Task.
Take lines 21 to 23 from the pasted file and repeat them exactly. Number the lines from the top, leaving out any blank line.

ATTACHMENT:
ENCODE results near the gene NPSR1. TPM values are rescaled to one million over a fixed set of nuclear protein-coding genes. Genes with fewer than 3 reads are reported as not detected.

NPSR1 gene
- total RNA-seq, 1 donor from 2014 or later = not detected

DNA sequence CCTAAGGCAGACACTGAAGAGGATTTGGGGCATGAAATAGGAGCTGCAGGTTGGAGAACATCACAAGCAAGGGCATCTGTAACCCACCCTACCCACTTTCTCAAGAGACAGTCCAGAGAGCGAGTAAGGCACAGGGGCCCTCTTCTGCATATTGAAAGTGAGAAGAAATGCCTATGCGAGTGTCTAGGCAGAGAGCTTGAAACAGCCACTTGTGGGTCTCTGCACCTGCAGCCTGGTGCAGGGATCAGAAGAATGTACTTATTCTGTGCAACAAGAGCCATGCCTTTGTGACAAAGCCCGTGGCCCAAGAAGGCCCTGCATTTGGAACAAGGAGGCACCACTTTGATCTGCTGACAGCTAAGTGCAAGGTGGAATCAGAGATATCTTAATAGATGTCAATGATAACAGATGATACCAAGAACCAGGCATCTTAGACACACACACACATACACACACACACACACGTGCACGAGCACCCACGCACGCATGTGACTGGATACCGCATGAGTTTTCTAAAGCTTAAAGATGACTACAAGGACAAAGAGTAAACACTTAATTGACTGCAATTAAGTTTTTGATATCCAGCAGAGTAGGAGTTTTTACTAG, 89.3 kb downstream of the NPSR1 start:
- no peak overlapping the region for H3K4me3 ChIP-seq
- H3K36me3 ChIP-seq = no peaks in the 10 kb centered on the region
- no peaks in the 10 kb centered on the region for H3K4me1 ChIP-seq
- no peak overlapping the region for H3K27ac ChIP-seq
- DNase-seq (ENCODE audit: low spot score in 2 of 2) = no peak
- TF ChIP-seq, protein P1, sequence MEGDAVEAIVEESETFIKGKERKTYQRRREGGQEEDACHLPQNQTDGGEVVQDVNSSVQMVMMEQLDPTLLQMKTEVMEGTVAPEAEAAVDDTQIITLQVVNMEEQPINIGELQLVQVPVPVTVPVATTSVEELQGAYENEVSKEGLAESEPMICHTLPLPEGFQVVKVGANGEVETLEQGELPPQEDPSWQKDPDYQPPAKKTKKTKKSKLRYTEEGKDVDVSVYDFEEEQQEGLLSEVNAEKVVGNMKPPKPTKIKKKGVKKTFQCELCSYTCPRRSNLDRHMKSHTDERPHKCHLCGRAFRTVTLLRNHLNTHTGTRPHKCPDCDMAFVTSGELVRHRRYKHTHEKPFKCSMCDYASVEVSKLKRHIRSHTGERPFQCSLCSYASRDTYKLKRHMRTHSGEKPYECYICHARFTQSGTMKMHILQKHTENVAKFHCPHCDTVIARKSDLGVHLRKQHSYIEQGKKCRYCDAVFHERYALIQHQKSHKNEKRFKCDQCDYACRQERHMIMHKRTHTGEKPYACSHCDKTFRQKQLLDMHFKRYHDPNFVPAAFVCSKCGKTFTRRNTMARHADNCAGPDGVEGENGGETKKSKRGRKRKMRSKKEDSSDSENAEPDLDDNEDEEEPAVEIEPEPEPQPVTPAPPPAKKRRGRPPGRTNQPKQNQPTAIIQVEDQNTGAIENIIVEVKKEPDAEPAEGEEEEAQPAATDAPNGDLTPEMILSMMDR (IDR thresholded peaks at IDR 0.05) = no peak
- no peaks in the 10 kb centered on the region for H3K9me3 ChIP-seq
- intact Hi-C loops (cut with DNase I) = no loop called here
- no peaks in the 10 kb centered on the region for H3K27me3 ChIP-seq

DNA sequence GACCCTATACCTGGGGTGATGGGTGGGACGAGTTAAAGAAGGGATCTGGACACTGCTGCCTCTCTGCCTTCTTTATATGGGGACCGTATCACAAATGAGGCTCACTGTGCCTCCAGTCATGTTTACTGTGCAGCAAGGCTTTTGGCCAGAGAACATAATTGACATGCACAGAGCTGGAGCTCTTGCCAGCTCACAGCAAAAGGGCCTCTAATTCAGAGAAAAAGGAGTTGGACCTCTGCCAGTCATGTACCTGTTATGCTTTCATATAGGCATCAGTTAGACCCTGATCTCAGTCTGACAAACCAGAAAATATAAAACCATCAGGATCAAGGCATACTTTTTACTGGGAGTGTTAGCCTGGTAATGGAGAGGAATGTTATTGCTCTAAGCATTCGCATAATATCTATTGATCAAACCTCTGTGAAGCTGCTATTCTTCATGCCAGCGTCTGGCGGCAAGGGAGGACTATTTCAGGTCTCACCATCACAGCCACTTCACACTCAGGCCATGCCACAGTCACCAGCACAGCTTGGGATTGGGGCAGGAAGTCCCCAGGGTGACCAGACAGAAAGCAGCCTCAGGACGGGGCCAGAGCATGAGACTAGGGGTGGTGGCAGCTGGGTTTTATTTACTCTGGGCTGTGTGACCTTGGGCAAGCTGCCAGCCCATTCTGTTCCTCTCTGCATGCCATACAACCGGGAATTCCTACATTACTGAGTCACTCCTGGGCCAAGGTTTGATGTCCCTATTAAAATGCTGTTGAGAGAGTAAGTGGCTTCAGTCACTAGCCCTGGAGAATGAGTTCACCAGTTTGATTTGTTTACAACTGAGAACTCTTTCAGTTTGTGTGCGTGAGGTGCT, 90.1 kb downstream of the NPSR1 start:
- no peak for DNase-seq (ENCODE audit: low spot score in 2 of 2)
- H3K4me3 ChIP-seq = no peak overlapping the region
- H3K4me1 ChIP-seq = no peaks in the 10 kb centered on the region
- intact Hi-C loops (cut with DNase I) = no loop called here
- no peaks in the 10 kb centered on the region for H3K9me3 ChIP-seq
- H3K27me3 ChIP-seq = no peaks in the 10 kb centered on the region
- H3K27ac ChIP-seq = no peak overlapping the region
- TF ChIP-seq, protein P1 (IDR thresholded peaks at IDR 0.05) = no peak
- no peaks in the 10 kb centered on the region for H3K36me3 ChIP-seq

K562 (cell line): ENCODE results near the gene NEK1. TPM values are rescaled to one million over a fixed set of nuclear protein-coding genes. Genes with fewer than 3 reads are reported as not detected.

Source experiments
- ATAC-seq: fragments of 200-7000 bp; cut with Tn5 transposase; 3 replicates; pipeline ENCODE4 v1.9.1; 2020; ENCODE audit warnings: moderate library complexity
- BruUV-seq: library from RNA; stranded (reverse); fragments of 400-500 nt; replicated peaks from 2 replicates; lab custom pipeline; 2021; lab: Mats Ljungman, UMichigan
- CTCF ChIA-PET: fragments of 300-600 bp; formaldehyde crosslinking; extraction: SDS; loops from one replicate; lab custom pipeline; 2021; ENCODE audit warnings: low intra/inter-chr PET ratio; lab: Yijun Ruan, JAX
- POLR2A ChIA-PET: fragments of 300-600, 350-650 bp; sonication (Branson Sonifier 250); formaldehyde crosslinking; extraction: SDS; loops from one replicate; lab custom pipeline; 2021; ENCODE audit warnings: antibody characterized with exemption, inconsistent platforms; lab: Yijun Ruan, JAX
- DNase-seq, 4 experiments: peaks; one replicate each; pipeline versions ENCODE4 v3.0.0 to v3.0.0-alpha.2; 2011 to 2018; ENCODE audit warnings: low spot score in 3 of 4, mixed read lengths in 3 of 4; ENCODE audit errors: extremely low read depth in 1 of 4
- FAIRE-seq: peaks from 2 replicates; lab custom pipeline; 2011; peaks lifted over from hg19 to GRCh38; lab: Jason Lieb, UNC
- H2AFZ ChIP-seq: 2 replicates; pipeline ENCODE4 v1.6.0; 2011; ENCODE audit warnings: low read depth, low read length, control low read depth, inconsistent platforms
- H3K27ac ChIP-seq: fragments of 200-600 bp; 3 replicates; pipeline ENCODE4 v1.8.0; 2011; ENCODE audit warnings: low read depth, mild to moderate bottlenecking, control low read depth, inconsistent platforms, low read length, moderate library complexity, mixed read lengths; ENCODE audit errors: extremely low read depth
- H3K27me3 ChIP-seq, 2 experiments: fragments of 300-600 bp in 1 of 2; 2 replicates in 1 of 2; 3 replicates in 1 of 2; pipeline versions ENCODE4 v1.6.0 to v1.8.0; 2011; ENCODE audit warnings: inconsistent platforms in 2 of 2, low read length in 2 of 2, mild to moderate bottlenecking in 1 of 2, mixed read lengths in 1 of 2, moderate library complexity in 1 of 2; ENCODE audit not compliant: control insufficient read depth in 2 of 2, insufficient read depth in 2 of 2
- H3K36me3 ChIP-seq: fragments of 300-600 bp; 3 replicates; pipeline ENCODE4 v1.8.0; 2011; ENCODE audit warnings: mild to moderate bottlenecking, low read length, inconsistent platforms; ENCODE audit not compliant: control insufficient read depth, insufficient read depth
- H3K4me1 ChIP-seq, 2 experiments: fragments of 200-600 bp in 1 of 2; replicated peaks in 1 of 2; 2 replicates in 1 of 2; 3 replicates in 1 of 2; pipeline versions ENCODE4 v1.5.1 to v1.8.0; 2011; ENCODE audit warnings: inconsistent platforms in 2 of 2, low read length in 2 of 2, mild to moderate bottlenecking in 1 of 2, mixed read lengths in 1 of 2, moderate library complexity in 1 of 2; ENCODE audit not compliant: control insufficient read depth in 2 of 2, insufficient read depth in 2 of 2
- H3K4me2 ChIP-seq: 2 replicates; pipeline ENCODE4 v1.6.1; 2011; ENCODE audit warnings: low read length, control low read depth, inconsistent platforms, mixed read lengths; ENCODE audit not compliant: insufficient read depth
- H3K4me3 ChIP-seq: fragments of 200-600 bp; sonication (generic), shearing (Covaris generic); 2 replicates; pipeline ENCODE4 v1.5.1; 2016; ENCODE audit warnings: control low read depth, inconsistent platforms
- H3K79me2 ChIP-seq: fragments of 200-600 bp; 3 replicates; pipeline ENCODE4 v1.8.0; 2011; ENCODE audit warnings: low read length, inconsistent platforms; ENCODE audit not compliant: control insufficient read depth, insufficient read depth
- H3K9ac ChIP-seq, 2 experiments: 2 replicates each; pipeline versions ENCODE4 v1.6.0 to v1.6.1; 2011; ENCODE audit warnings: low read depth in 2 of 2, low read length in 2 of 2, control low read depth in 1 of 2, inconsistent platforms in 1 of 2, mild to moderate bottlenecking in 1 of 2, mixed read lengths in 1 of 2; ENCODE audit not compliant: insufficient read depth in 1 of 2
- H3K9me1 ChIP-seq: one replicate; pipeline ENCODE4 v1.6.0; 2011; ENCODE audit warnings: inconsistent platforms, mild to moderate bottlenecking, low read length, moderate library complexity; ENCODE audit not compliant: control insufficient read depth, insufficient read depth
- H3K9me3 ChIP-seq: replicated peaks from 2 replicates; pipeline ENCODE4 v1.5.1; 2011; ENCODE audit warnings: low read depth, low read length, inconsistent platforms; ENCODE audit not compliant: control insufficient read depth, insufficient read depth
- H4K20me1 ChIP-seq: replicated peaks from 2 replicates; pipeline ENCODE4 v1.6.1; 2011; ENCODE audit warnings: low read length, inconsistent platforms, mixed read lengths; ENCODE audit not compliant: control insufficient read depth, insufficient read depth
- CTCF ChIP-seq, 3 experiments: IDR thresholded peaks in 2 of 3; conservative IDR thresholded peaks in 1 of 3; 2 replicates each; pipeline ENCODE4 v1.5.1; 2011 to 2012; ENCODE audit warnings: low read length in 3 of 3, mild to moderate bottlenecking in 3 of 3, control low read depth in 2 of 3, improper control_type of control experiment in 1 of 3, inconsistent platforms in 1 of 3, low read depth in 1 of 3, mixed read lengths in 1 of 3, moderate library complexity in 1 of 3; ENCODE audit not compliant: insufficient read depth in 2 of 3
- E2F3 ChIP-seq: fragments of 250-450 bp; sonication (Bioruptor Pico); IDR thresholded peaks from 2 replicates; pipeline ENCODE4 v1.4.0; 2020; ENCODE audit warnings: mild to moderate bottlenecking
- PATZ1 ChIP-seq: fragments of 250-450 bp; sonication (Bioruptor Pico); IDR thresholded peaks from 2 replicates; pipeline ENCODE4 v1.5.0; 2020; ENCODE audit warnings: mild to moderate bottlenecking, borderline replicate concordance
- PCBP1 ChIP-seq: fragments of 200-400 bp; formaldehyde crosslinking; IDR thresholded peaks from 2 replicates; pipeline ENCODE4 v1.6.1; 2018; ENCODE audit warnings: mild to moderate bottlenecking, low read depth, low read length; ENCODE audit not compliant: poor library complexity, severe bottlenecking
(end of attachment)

- H3K27ac ChIP-seq = no peak overlapping the region
- TF ChIP-seq, protein P1 (IDR thresholded peaks at IDR 0.05) = no peak
- no peaks in the 10 kb centered on the region for H3K36me3 ChIP-seq